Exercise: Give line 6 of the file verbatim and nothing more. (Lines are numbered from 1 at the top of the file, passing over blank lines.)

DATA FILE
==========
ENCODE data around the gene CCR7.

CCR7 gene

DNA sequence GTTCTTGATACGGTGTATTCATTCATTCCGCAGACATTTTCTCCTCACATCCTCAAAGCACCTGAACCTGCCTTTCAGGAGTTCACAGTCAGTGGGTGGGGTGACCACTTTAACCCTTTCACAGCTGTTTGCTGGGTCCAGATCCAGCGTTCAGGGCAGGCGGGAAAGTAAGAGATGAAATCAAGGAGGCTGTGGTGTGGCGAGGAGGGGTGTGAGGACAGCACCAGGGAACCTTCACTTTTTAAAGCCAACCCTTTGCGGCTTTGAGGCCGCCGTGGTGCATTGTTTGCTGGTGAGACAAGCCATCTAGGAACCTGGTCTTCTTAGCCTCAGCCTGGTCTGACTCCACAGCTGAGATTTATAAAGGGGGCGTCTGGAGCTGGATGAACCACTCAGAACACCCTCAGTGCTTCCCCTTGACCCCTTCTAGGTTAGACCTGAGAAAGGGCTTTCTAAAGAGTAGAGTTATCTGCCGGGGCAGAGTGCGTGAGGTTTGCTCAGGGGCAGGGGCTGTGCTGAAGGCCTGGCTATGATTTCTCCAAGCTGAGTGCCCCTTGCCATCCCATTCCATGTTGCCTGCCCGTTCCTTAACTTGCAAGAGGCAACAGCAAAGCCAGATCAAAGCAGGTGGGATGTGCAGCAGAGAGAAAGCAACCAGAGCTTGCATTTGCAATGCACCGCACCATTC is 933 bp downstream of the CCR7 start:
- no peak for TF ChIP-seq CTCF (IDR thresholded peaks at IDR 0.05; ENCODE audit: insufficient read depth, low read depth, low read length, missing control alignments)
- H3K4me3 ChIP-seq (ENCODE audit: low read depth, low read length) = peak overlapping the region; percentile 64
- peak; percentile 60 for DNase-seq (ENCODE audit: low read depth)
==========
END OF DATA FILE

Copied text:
- peak; percentile 60 for DNase-seq (ENCODE audit: low read depth)